Filtering is the more labor-intensive way to come up with your target market. To create filters that separate down from the entire world by the qualities of who is NOT your target market. The problem with this approach is that you have to apply filters upon filters upon filters in order to fully assess your ideal starting market, consuming both valuable time and energy.

Building from the bottom up is the more efficient way to identify your target market. Through building up the characteristics of your ideal clients based on who is interested in your product, or who has bought early editions, the definition of your target market surfaces on its own without as much effort.

Whether you use filtering or building to establish your target market, both tactics should end up at the same conclusions.

The better your grasp on the initial clients who will buy your product or use your service, the quicker you can get your product or service into people’s hands, receive feedback, build a fanbase, and ultimately move toward success.

To give you a better idea of how this plays out in real life, take this example.

I was at the Santa Monica pier. It was a Thursday evening, and it was the second to last day of Tech Week. I was introduced to somebody who supposedly had an idea worth hearing.

I listened intently and was doing my best to follow his pitch about his business that was the next BIG IDEA.

“So, who is your market?” I asked.

“Everyone, and that is what’s so great about it,” he replied.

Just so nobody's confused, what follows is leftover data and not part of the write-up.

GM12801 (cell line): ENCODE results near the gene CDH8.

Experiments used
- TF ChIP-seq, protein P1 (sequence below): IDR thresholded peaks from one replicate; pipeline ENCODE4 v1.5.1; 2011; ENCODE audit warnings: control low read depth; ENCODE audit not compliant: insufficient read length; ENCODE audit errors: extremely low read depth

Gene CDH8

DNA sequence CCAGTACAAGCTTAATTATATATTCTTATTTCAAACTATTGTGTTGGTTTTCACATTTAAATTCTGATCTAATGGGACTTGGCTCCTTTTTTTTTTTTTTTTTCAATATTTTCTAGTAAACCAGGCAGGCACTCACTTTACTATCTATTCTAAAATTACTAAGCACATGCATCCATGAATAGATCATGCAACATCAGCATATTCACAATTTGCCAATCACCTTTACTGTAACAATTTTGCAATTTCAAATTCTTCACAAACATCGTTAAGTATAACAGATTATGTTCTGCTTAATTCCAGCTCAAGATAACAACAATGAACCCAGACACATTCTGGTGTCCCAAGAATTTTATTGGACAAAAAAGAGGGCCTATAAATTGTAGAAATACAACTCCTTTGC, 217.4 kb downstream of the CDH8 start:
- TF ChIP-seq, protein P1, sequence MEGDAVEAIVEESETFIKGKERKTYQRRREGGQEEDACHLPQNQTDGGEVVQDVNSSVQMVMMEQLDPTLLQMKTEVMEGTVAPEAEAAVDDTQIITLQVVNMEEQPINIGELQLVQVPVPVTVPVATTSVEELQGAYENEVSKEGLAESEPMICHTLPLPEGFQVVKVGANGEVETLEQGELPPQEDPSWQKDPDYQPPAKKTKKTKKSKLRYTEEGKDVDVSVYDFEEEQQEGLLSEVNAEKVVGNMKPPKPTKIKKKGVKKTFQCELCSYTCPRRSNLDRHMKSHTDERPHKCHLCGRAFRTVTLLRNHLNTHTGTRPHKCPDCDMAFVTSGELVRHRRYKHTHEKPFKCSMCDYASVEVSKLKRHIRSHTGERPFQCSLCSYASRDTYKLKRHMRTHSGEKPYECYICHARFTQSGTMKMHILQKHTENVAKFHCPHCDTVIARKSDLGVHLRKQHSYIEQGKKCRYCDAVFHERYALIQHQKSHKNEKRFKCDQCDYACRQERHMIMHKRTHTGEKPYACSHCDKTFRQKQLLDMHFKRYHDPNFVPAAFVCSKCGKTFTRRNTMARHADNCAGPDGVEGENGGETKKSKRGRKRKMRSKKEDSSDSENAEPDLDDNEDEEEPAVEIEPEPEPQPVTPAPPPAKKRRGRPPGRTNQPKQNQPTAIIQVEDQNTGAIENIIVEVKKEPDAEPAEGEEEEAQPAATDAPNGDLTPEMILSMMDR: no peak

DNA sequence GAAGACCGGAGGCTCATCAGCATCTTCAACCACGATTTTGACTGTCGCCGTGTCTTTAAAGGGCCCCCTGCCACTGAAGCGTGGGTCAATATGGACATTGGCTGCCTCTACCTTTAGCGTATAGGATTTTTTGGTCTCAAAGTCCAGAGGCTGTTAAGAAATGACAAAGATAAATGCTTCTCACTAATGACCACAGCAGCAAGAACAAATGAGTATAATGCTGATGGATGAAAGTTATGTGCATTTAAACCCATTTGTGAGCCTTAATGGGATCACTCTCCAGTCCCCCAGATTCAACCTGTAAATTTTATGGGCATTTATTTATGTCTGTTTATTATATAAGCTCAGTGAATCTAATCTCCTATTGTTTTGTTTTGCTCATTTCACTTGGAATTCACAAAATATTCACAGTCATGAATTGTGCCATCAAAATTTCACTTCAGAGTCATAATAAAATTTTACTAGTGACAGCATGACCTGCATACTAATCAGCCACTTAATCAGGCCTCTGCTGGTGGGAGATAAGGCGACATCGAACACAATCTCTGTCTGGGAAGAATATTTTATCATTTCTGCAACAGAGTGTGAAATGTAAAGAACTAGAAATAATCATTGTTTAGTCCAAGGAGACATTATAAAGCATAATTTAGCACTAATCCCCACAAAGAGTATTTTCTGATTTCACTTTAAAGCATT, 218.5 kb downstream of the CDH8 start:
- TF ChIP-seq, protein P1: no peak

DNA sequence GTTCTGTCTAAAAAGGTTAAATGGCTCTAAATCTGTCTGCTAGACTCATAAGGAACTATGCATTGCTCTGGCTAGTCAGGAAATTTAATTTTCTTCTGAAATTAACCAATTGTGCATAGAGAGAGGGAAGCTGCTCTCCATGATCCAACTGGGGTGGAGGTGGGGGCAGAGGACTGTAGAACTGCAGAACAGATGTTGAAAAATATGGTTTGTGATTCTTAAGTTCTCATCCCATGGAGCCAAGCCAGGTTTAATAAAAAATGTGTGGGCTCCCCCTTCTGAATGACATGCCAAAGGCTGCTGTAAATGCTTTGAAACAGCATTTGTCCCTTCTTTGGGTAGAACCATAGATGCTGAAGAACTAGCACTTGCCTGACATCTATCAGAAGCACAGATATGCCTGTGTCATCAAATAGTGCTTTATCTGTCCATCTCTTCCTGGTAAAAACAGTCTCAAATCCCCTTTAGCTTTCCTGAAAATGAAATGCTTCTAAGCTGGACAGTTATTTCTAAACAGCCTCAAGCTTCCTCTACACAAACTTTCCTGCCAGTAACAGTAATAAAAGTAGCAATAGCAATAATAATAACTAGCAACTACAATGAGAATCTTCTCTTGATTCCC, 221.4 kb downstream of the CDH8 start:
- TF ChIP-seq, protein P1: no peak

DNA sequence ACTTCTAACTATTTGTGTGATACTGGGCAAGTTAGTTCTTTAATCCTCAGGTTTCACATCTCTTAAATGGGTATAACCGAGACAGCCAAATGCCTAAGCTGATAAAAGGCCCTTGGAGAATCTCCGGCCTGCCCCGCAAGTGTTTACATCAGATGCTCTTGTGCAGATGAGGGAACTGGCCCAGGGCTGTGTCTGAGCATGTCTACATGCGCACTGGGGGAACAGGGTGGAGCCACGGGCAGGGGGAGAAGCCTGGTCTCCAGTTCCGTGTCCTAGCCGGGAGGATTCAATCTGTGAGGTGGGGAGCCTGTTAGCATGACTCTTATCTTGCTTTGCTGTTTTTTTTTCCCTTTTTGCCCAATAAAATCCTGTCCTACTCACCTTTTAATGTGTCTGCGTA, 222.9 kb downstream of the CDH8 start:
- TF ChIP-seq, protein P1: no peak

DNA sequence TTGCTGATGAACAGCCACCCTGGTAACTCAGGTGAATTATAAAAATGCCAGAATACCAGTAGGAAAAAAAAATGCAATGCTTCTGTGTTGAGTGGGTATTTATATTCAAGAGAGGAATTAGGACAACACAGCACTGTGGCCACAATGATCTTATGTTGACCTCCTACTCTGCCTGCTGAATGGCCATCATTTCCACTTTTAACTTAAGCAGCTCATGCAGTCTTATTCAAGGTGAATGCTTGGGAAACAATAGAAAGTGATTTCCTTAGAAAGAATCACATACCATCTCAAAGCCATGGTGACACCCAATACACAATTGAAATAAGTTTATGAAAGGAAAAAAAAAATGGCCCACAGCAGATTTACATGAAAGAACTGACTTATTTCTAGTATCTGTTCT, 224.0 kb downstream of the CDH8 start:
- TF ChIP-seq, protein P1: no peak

“Is this for someone in North Korea?” I countered.

“Well, no.”

“Is this something for a 3-year-old?”

“No.”

“Then it is not for everyone. Who is your market?” I asked again.

Remember that a bigger market is not always better. If you have a small target market, but you are able to acquire them as customers, you are far better off than someone with a large market that is spread out over larger areas.

“How many customers could you service right now if you were at full capacity, as in you had the funding you needed to grow, and you’re just rocking and rolling? ” I continued to interrogate.

“About one thousand,” he responded.

“So, you said everyone was your client but you could only serve a thousand right now?”

“Yes.”

“Do you know what one thousand over 7 billion is? There are a lot of zeros after the decimal point.”

Sometimes, we think that investors want to hear larger numbers, but this is not always the case. If your market is far far far far far off from what you could even service, it’s a major red flag. Be realistic with yourself: look at your production potential and growth opportunity in the near future. Focus on getting a larger percentage of a smaller market first. And define this initial market with pin-point accuracy.

It is so important for you to be able to explain your market, and even more important for you to be able to do so in one sentence. You need to have a clear idea of your target market and have that be the initial focus. As you get into further conversation with people as they grow interested to learn how you solve the problem that you are solving, then you can get into more specific and granular conversations about it.

Can you state your market in one sentence?

Check out my 3-1-3 Method, which will help you to craft a one-sentence market statement.